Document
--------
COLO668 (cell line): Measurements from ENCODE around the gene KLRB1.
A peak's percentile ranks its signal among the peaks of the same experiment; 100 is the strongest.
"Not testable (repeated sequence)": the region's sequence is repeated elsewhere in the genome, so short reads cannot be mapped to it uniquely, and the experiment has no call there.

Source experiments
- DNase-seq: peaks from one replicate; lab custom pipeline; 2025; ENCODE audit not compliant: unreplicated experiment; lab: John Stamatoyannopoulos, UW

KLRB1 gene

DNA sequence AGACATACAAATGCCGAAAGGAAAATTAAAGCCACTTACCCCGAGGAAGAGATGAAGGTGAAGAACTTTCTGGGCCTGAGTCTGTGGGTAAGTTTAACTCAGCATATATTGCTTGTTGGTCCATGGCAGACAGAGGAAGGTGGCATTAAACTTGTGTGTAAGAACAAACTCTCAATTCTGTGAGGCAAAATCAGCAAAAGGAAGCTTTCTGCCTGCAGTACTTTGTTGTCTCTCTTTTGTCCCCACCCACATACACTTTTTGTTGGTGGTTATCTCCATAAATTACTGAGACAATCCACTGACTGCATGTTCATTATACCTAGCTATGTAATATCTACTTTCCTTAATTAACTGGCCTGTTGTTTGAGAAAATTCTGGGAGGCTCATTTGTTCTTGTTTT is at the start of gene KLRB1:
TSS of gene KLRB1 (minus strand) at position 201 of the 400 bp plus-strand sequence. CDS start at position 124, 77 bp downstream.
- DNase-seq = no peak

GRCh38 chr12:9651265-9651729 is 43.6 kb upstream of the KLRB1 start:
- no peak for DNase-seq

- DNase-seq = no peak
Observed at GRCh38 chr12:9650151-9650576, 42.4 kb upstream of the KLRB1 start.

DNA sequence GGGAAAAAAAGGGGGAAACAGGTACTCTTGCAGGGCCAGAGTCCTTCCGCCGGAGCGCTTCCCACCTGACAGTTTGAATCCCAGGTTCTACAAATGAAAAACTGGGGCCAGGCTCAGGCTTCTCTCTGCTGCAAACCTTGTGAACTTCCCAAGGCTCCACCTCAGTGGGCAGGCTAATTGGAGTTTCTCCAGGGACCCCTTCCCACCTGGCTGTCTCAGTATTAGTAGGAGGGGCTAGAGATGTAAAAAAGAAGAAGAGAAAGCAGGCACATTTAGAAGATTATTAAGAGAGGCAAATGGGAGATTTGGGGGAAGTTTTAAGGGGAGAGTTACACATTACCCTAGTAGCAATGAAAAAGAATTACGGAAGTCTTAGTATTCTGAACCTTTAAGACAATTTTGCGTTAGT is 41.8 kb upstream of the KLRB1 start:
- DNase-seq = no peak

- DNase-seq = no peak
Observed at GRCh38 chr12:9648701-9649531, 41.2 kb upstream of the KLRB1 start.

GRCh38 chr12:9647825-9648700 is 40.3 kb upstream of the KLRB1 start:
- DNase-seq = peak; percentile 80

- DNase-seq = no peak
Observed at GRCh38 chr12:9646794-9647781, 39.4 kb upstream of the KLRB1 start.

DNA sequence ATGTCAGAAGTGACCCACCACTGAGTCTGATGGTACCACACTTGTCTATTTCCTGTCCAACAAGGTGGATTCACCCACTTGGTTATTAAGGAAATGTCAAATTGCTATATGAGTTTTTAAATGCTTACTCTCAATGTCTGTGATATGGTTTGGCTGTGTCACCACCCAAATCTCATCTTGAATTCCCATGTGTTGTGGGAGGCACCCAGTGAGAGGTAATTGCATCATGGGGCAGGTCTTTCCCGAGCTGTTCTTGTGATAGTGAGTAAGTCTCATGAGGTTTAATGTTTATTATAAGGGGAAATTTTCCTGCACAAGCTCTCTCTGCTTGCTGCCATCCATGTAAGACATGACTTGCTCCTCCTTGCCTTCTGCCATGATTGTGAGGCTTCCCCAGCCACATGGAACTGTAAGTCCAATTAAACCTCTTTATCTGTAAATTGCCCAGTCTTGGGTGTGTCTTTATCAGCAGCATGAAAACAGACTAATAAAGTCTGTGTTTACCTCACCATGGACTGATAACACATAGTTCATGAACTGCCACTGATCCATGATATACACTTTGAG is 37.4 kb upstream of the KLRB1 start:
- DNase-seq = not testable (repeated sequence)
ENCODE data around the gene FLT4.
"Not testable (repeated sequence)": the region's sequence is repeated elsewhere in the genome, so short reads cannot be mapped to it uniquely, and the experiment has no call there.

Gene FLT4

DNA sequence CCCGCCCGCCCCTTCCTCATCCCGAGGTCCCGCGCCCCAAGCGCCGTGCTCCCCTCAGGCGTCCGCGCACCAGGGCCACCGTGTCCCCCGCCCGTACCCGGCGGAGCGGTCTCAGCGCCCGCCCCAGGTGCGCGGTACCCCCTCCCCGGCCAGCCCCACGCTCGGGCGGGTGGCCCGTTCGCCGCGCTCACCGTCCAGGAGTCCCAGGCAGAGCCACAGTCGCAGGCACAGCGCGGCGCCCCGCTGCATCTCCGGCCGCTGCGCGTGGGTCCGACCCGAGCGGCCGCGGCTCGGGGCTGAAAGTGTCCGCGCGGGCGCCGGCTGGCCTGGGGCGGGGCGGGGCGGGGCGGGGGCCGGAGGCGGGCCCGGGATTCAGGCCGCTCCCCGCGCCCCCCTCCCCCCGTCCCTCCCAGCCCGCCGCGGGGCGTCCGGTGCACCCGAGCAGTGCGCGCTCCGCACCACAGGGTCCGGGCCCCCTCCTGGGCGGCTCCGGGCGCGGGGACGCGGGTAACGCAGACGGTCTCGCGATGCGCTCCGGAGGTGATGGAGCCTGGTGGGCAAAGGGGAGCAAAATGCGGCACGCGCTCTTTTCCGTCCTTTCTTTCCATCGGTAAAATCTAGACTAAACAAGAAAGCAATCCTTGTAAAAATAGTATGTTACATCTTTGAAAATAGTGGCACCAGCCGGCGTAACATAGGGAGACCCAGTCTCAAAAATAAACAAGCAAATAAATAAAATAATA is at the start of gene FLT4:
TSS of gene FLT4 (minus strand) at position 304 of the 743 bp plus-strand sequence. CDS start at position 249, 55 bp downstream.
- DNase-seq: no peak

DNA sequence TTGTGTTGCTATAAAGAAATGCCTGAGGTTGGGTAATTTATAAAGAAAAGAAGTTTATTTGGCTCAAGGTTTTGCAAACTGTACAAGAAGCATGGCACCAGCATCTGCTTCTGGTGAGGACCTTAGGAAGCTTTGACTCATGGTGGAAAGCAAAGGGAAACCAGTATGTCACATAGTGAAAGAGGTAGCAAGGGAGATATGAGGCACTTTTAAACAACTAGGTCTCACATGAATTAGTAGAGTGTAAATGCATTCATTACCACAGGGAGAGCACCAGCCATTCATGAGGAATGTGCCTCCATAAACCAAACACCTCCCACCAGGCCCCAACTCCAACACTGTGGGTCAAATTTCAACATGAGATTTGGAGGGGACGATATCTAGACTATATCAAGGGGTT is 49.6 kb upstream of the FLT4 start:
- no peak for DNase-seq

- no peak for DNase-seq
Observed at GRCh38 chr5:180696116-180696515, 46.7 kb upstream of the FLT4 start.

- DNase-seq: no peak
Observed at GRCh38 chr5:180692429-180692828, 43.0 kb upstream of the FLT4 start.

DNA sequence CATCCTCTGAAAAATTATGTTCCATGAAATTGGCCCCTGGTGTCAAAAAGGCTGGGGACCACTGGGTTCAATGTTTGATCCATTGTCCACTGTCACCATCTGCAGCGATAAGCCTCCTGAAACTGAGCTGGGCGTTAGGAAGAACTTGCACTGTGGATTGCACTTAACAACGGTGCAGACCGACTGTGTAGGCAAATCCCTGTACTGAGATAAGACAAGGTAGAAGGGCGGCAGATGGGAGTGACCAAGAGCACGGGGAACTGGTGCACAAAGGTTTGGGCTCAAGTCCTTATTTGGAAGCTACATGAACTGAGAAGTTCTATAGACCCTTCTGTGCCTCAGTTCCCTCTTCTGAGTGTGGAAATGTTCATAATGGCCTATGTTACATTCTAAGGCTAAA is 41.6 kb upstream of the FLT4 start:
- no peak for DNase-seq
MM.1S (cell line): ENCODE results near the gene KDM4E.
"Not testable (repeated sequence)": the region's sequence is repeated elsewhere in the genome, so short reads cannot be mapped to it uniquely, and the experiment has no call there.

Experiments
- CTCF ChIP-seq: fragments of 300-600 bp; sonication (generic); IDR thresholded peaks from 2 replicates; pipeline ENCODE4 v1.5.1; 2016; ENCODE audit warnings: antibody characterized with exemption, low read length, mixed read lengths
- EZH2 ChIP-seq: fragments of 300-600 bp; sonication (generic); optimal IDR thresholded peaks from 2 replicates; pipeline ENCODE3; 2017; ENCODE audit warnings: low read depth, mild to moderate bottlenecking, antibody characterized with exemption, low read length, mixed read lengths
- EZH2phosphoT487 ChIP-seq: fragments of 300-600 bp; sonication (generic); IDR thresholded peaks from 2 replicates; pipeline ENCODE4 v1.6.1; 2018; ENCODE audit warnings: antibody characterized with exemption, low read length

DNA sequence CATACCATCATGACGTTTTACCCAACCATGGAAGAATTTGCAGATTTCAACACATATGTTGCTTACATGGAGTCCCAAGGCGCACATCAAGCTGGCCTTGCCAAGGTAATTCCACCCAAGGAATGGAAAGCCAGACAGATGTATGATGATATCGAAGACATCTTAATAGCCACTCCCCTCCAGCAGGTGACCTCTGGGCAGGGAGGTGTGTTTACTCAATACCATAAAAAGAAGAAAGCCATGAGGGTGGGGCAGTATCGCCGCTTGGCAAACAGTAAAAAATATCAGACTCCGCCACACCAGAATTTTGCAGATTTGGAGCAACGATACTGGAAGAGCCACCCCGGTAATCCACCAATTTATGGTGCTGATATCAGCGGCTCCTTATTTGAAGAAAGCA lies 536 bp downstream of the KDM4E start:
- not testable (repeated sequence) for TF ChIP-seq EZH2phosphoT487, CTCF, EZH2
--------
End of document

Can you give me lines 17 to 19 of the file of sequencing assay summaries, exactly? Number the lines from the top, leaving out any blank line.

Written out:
Observed at GRCh38 chr12:9648701-9649531, 41.2 kb upstream of the KLRB1 start.

GRCh38 chr12:9647825-9648700 is 40.3 kb upstream of the KLRB1 start:
- DNase-seq = peak; percentile 80